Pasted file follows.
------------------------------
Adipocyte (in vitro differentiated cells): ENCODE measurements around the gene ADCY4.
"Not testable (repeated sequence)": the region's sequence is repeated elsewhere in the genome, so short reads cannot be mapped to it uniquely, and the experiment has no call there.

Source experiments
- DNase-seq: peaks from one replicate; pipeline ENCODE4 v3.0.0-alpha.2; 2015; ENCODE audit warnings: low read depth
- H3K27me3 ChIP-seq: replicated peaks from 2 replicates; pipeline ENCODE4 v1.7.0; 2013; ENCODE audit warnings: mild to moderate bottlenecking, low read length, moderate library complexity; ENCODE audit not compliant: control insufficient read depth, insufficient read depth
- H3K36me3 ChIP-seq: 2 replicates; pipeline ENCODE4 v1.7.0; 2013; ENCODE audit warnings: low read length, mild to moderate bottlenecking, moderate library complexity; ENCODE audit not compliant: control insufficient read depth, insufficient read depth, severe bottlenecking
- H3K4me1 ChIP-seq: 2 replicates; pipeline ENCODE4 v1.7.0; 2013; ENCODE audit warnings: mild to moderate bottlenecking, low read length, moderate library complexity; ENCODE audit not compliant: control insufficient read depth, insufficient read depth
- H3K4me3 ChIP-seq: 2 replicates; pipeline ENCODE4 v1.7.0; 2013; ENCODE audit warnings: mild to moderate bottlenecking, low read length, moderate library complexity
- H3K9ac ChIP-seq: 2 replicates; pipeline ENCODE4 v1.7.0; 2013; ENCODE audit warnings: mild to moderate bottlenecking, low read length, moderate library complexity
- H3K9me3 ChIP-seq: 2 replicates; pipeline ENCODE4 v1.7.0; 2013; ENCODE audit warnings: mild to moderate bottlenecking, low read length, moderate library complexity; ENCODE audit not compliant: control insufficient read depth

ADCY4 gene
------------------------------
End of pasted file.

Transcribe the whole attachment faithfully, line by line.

Adipocyte (in vitro differentiated cells): ENCODE measurements around the gene ADCY4.
"Not testable (repeated sequence)": the region's sequence is repeated elsewhere in the genome, so short reads cannot be mapped to it uniquely, and the experiment has no call there.

Source experiments
- DNase-seq: peaks from one replicate; pipeline ENCODE4 v3.0.0-alpha.2; 2015; ENCODE audit warnings: low read depth
- H3K27me3 ChIP-seq: replicated peaks from 2 replicates; pipeline ENCODE4 v1.7.0; 2013; ENCODE audit warnings: mild to moderate bottlenecking, low read length, moderate library complexity; ENCODE audit not compliant: control insufficient read depth, insufficient read depth
- H3K36me3 ChIP-seq: 2 replicates; pipeline ENCODE4 v1.7.0; 2013; ENCODE audit warnings: low read length, mild to moderate bottlenecking, moderate library complexity; ENCODE audit not compliant: control insufficient read depth, insufficient read depth, severe bottlenecking
- H3K4me1 ChIP-seq: 2 replicates; pipeline ENCODE4 v1.7.0; 2013; ENCODE audit warnings: mild to moderate bottlenecking, low read length, moderate library complexity; ENCODE audit not compliant: control insufficient read depth, insufficient read depth
- H3K4me3 ChIP-seq: 2 replicates; pipeline ENCODE4 v1.7.0; 2013; ENCODE audit warnings: mild to moderate bottlenecking, low read length, moderate library complexity
- H3K9ac ChIP-seq: 2 replicates; pipeline ENCODE4 v1.7.0; 2013; ENCODE audit warnings: mild to moderate bottlenecking, low read length, moderate library complexity
- H3K9me3 ChIP-seq: 2 replicates; pipeline ENCODE4 v1.7.0; 2013; ENCODE audit warnings: mild to moderate bottlenecking, low read length, moderate library complexity; ENCODE audit not compliant: control insufficient read depth

ADCY4 gene